iTunes U and ID3 Tags

iTunes U and ID3 Tags

We are getting closer and closer with our iTunes U implementation here at PSU.  We are a little late with it all, but will have a nice sized pilot for the Fall semester.  As we discovered last Spring, faculty are very interested in being able to protect their podcasts so only their students can see/hear them.  I wonder how much of this is thinking based on the years of LMS/CMS utilization?  At any rate, iTunes U gives us the option of making content open to the world, closed to a specific class, and a few other options in between.  It should make for an interesting pilot.

One thing we are doing as we get ready to open the doors is collect existing content from all sorts of sounrces all over campus.  We are talking to both Colleges and Administrative Units to make sure our iTunes U space doesn’t open as an empty shell.  It is actually a very good process as it requires us to go out and touch all corners of the University in an effort to get the best digital media out there.  Pulling in content has posed an interesting challenge however …

What we are discovering is that iTunes U uses the ID3 meta data for naming once you have completed uploading a file.  This makes it a pain as very few people actually attach meta data to the file before they hand them to us.  So once they hit the iTunes U space they have ugly file names and we can’t alter meta data once it is in there.  This has created an extra step in the process that is annoying to say the least — it requires us t obounce out of iTunes U, then import the files into iTunes itself to first add meta data, then locating the edited version, then renaming it, then returning to iTunes U, then going through the iTunes U form based upload process … it isn’t fun.

So, the big question I have is what is the best way to edit these tags without using iTunes?  Are there tools people are using to do this?

iTunes U List

8 thoughts on “iTunes U and ID3 Tags

  1. So what does this mean for the slick Podcasts at Penn State environment your group has developed (is developing)? Will you migrate the content to iTunes U? Host in both spots? Or do you really see them as separate initiatives?

  2. Hi Cole,

    You could look at something like http://atomicparsley.sourceforge.net/

    It provides a command line tool for reading/setting iTunes meta data. I am not sure how sophisticated you would like to get, but say you have a group of files with a similar foundation (all of these files are from Psych 101 – Fall 2005, taught by XX) for example; you could script part of the process without needing to touch iTunes.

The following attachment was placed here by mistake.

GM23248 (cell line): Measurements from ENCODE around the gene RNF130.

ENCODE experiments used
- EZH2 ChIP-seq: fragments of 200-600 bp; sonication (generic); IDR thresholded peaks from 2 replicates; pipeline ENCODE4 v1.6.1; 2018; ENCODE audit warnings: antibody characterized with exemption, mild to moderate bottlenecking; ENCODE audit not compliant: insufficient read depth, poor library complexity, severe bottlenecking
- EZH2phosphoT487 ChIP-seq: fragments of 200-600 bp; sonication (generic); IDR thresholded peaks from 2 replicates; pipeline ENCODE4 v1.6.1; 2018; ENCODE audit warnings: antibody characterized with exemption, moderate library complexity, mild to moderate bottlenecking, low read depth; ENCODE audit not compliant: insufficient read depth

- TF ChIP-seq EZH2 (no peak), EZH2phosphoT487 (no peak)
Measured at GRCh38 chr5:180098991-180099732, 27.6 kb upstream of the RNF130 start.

You could get a bit fancier too if you wanted to build an AppleScript processor application to help facilitate the process.

    It’s a good problem to solve. If we could dedicate any resources to it in the short term, we would, but our focus has to stay on ProfCast’s core for a bit.

    David Chmura
    Humble Daisy, Inc
    Makers of ProfCast

  3. Hi Cole,

    You could use a tool like http://atomicparsley.sourceforge.net/

    It is a command line tool for applying iTunes meta data to files. You could script it in fairly sophisticated ways (ie: if you have a bunch of files that you know are all from Psych 101 – Fall 2004 – taught by XXX, you could run them in a batch.)

    It’s a good problem to solve! We would build something ourselves, but we need to keep our focus on ProfCast’s core development right now.

    David Chmura
    Humble Daisy, Inc
    Makers of ProfCast

  4. I downloaded ID3 Editor, but it told me I was already past the 30 day trial date. So far, no good.

    Tried Atomic Parsley next. No problems there, worked like a charm (thanks, David!). It ain’t for command line novices, but maybe ID3 Editor works once you give the developers $.

    All good for movies, now I want metadata on my PDFs (always asking for more). According to Apple Education, iTunes doesn’t support this (see page 4). But that has to be wrong, since I’m looking at David Gilmour’s PDF sheet that accompanies his On an Island album. And I can even modify the metadata.

    I tried adding PDFs into my iTunes lib, tweaking the metadata, then uploading. No go…I get a nicer title, but other fields don’t appear in iTunesU. Gave up after trying different approaches. Any thoughts on this would be much appreciated.

    The right answer is simply to get back the ability to edit ID3 fields once a file is uploaded into iTunesU. Apple does this…can they give us whatever they use?

    The upside is that the system generates a group for class content automatically, so it’s easy to find downloaded files in a packed music library (and I’m guessing mine is small compared to my students’ collections).

  5. Good point … meta data on a PDF is critical. If I am going to use this as a place to share content it has to be clear and make sense to my students from the second they show up … macdaddy_b, no sense making needed — just easy is what I want and need/

  6. As the site administrator of iTunes U you can use the Track Preferences settings to create site-wide policy for meta-data which will allow you to make sure that meta-data gets populated for tracks where it is missing (or override it, if needed). These settings work across your entire site and don’t require you to re-upload the file.

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